Entry Filed under: 21st Century,Capital Punishment,Death Penalty,Execution,Gruesome Methods,History,Iran,Ripped from the Headlines,Sex,Stoned

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2007: Daryl Holton, wanted dead

Add comment September 12th, 2014 Headsman

Daryl Holton went to the Tennessee electric chair.

Holton was an depressive Gulf War veteran with an acrid relationship with his ex-wife Crystle.

Bitter at being kept from his children for weeks on end, Holton picked up his three kids and their half-sister on November 30, 1997 and told them they’d be going Christmas shopping.

According to the confession that he gave when he turned himself in later that night, he instead drove them to an auto repair shop in Shelbyville, where he shot them in two pairs by having first Stephen and Brent (aged 12 and 10) and then Eric and Kayla (aged 6 and 4) stand front-to-back facing away from him, then efficiently shot them unawares through the back with an SKS. (Eric and Kayla played elsewhere while the older boys were murdered. Eric was hearing-impaired.)

“They didn’t suffer,” Holton would tell his shocked interrogators that night. “There was no enjoyment to it at all.”

The original plan was to complete a family hecatomb by proceeding to murder Crystle and her boyfriend, and then commit suicide. But on the drive over, Holton lost his zest for the enterprise, smoked a joint, and just went straight to the police where he announced that he was there to report “homicide times four.”

Holton had a light trial defense focused on disputing his rationality and competence at the time of the murders — a theme that appellate lawyers would attempt to return to, hindered significantly by Holton’s refusal to aid them or to participate in legal maneuvers that would prevent his execution. A spiritual advisor reported him at peace with his impending death: “He’s very clear, very focused.”

Holton is met in depth in the 2008 documentary Robert Blecker Wants Me Dead, detailing his remarkable relationship — even friendship — with vociferous death penalty proponent Robert Blecker.

Holton’s was Tennesee’s first electrocution in 47 years and, as of this writing, its last. The Volunteer State subsequently removed electrocution from its statutes altogether — but in 2014 it re-adopted the electric chair as a backup option in view of the nationwide shortage of lethal injection drugs.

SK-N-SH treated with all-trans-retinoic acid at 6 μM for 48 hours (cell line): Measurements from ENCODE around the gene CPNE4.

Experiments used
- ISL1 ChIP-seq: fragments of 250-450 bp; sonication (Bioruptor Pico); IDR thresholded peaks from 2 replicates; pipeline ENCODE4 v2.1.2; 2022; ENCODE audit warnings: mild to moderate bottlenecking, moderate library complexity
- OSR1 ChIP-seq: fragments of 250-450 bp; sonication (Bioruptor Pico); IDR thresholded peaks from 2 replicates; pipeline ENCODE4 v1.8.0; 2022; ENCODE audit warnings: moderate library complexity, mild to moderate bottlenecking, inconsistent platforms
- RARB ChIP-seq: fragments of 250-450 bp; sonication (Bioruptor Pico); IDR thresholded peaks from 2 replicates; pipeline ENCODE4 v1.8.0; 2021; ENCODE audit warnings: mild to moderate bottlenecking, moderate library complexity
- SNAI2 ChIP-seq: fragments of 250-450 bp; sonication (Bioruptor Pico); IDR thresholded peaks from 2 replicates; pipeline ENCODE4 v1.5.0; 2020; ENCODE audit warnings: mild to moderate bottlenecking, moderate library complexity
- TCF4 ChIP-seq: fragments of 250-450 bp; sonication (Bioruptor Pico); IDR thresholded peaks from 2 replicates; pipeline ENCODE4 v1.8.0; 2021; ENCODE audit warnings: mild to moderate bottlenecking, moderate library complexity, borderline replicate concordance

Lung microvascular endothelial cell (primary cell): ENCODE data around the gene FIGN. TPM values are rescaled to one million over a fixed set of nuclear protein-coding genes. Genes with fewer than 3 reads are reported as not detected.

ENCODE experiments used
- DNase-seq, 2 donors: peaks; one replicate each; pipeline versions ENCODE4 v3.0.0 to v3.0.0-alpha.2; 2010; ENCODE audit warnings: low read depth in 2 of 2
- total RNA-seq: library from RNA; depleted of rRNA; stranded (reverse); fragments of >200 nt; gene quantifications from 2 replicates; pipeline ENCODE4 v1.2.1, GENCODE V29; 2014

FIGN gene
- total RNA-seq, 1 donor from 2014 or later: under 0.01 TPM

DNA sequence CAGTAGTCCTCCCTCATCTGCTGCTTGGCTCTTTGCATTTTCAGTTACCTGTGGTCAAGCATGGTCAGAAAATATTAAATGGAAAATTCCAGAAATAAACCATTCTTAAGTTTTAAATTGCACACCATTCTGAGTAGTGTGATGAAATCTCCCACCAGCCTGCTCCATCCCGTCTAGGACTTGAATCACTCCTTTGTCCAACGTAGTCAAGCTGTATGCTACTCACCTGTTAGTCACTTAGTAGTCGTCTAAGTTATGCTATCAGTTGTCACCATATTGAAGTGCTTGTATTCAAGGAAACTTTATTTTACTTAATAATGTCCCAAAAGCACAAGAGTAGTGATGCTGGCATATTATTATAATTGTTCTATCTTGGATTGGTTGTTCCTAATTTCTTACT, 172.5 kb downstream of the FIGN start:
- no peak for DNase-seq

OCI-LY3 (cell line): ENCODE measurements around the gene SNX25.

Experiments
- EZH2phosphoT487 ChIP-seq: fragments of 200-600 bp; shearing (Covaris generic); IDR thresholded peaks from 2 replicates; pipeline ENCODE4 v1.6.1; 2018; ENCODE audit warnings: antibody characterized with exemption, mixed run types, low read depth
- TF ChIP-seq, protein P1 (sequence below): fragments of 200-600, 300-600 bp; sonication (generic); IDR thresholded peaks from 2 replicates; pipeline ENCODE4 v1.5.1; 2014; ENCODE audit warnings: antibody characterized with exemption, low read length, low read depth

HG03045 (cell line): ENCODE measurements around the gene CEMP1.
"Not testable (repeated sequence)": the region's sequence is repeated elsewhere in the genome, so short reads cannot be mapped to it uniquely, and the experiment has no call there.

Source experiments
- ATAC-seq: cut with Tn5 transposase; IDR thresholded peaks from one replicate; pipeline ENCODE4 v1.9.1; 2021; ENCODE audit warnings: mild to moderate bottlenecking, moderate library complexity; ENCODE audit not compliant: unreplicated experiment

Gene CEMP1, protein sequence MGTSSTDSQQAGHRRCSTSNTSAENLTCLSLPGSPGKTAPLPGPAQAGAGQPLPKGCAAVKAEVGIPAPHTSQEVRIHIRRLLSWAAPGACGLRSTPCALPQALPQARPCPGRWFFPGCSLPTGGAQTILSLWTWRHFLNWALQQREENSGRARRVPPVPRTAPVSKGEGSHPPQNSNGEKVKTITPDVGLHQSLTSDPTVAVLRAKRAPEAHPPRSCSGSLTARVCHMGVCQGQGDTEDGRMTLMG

On this day..

Entry Filed under: 21st Century,Arts and Literature,Capital Punishment,Common Criminals,Crime,Death Penalty,Diminished Capacity,Electrocuted,Execution,History,Murder,Tennessee,USA,Volunteers

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2007: John Joe “Ash” Amador

4 comments August 29th, 2013 Headsman

On this date in 2007, John Joe “Ash” Amador died of lethal injection in Texas.

Amador, age 18, and a 16-year-old cousin, hailed a taxi in San Antonio in the dark predawn hours of January 4, 1994, directed it on a long drive to a dark street in Poteet, Texas, and abruptly shot the cabbie in the head with a .25 caliber handgun. Amador’s cousin shot the cab driver’s ride-along companion.

It’s possible to get unusually up close and personal with Amador — both the man himself, and the gears of the death penalty process at the anticlimax of 13 long years.

To begin with, journalist Dave Maass interviewed Ash Amador a month before the latter’s execution, and posted 52 minutes of audio on Archive.org.

And in a more outre vein, a team of British filmmakers crafted a surreal and digressive but frequently touching documentary of Amador’s end, most especially through the eyes of the condemned man’s wife and family. As Maass put it, they’ve “given the man one wicked afterlife.”

If that teaser intrigues, the entire documentary is freely available online here — complete with an amazing scene of a death mask being cast from the freshly-executed, just-body-bagged Ash.

On this day..

Entry Filed under: 21st Century,Arts and Literature,Capital Punishment,Common Criminals,Crime,Death Penalty,Disfavored Minorities,Execution,Lethal Injection,Racial and Ethnic Minorities,Ripped from the Headlines,Texas,USA

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2007: Taha Yasin Ramadan, Iraqi Vice-President

1 comment March 20th, 2013 Headsman

On this date in 2007, Saddam Hussein‘s former Vice President Taha Yassin Ramadan was hanged for helping conduct the 1982 Dujail Massacre of Shia Iraqis in revenge for an assassination plot against Saddam.